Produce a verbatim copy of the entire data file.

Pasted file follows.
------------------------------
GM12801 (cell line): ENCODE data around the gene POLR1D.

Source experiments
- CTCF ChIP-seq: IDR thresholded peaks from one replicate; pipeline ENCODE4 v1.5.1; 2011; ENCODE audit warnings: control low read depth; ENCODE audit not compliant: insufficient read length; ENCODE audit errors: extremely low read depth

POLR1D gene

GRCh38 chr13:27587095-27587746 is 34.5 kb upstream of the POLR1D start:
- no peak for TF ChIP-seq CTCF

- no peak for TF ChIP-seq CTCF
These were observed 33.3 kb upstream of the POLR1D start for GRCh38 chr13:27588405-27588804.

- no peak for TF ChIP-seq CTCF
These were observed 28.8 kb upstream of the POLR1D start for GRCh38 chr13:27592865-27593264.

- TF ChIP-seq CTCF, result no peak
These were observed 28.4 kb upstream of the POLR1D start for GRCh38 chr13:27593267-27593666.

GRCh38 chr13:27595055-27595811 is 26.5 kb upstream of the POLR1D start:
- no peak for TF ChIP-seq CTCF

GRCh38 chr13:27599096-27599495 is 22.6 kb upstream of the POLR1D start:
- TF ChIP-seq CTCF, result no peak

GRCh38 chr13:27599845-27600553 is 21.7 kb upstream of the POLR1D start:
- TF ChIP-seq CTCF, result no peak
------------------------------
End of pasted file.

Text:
GM12801 (cell line): ENCODE data around the gene POLR1D.

Source experiments
- CTCF ChIP-seq: IDR thresholded peaks from one replicate; pipeline ENCODE4 v1.5.1; 2011; ENCODE audit warnings: control low read depth; ENCODE audit not compliant: insufficient read length; ENCODE audit errors: extremely low read depth

POLR1D gene

GRCh38 chr13:27587095-27587746 is 34.5 kb upstream of the POLR1D start:
- no peak for TF ChIP-seq CTCF

- no peak for TF ChIP-seq CTCF
These were observed 33.3 kb upstream of the POLR1D start for GRCh38 chr13:27588405-27588804.

- no peak for TF ChIP-seq CTCF
These were observed 28.8 kb upstream of the POLR1D start for GRCh38 chr13:27592865-27593264.

- TF ChIP-seq CTCF, result no peak
These were observed 28.4 kb upstream of the POLR1D start for GRCh38 chr13:27593267-27593666.

GRCh38 chr13:27595055-27595811 is 26.5 kb upstream of the POLR1D start:
- no peak for TF ChIP-seq CTCF

GRCh38 chr13:27599096-27599495 is 22.6 kb upstream of the POLR1D start:
- TF ChIP-seq CTCF, result no peak

GRCh38 chr13:27599845-27600553 is 21.7 kb upstream of the POLR1D start:
- TF ChIP-seq CTCF, result no peak